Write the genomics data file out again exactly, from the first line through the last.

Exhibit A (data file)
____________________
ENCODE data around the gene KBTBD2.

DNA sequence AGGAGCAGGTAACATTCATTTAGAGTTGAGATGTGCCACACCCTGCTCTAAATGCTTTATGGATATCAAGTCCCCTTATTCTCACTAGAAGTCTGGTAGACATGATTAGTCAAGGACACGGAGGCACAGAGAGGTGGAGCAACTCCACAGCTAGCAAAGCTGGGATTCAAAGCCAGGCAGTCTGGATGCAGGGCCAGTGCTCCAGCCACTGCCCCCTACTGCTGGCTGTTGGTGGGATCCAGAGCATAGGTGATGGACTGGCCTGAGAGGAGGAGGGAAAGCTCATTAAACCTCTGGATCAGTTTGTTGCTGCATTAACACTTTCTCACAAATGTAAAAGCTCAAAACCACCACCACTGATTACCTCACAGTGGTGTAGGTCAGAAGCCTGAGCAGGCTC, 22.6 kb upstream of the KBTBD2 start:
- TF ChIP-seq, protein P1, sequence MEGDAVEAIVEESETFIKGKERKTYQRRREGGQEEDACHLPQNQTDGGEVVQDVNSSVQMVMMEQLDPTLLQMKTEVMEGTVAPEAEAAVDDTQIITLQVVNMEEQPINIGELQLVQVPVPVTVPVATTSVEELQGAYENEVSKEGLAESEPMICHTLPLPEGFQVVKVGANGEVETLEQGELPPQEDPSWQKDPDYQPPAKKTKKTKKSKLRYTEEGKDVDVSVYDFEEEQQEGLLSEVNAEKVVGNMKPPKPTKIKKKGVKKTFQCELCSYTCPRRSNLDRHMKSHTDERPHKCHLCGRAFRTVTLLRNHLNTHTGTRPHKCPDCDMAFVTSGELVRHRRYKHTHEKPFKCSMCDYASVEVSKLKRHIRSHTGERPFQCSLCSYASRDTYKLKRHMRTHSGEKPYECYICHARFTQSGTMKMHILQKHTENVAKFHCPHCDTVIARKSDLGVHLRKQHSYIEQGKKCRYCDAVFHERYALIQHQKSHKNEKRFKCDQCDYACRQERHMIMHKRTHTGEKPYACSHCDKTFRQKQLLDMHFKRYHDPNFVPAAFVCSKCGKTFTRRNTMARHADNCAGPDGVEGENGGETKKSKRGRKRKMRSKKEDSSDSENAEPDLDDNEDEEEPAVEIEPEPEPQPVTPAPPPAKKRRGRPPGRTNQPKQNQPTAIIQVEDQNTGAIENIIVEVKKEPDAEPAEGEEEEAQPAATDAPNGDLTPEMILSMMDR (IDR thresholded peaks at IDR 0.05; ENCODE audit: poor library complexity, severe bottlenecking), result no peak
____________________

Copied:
ENCODE data around the gene KBTBD2.

DNA sequence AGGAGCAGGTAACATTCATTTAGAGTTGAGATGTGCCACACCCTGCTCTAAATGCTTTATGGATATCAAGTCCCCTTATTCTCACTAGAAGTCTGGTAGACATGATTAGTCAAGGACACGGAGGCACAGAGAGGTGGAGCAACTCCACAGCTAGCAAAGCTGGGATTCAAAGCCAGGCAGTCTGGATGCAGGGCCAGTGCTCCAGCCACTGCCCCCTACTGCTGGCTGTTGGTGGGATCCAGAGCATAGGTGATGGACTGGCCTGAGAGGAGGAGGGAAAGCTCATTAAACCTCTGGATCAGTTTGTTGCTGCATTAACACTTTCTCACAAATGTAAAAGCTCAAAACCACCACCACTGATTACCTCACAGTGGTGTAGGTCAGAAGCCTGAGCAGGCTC, 22.6 kb upstream of the KBTBD2 start:
- TF ChIP-seq, protein P1, sequence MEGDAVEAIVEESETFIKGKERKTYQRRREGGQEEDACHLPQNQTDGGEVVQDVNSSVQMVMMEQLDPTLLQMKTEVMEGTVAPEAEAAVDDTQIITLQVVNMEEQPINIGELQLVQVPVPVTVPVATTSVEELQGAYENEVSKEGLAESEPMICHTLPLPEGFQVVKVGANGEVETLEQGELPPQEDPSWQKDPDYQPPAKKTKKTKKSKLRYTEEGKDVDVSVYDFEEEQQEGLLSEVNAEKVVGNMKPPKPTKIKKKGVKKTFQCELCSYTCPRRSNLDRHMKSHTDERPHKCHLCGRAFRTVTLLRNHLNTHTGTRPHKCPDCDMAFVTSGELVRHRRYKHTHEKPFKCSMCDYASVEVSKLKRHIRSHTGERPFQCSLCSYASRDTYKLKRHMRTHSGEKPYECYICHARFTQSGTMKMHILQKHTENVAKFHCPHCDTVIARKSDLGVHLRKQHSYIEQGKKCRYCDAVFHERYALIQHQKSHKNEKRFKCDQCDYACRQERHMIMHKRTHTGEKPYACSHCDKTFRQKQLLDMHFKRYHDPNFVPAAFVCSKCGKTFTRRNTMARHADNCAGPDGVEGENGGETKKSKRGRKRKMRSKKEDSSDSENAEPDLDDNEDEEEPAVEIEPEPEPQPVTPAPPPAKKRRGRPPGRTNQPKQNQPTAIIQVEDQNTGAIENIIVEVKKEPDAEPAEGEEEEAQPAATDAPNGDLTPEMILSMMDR (IDR thresholded peaks at IDR 0.05; ENCODE audit: poor library complexity, severe bottlenecking), result no peak